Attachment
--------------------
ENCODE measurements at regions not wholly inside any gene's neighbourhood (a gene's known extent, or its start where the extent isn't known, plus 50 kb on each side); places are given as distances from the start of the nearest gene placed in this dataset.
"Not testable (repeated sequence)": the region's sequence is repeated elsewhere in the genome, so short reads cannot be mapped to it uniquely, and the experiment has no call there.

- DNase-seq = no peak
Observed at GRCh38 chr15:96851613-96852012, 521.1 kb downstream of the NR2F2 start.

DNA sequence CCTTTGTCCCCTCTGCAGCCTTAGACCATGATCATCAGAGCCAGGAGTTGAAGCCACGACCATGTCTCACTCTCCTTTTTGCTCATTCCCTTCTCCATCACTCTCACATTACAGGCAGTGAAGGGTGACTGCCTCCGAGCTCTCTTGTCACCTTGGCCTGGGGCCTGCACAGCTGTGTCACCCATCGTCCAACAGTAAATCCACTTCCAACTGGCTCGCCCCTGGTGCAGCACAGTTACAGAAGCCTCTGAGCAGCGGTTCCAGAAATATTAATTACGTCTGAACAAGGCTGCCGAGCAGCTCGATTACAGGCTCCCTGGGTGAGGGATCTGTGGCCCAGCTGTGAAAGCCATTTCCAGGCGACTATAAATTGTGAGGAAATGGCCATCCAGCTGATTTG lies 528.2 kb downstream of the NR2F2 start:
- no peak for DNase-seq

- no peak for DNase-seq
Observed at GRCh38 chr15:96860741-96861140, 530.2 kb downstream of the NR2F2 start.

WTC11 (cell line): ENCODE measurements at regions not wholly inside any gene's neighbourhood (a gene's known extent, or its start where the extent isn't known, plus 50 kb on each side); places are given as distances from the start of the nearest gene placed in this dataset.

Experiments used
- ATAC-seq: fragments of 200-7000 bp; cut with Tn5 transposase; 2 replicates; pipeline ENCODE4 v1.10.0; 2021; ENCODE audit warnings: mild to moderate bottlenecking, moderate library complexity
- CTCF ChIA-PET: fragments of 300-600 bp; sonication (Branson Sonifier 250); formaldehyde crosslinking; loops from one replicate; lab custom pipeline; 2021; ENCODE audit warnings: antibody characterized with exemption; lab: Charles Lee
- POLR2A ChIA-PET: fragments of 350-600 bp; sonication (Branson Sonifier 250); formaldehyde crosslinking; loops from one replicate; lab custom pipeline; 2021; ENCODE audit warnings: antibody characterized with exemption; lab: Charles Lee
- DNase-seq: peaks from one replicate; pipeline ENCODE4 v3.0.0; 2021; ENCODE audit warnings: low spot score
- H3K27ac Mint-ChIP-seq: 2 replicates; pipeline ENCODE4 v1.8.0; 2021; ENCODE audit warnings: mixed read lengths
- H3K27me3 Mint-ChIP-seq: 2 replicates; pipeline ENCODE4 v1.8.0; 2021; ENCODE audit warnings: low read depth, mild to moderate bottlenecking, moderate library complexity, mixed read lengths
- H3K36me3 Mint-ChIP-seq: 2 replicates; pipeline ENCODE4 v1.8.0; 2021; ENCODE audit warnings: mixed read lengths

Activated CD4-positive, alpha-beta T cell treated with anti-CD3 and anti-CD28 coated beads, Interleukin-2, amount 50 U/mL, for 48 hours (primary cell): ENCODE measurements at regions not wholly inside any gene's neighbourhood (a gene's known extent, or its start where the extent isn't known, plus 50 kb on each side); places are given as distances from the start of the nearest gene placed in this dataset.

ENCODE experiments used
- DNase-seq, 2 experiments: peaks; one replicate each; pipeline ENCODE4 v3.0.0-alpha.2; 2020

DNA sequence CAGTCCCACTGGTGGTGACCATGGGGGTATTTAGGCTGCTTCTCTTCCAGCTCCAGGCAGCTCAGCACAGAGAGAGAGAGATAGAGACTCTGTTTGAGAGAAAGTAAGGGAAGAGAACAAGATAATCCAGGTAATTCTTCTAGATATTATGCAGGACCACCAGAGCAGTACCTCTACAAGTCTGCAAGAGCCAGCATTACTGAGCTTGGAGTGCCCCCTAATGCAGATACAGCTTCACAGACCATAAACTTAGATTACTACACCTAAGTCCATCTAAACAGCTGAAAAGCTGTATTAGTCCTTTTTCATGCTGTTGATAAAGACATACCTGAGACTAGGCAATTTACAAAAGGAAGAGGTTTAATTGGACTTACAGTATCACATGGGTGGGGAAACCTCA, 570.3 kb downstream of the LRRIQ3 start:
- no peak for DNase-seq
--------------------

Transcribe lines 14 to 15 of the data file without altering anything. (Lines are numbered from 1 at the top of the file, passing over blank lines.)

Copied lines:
- DNase-seq: peaks from one replicate; pipeline ENCODE4 v3.0.0; 2021; ENCODE audit warnings: low spot score
- H3K27ac Mint-ChIP-seq: 2 replicates; pipeline ENCODE4 v1.8.0; 2021; ENCODE audit warnings: mixed read lengths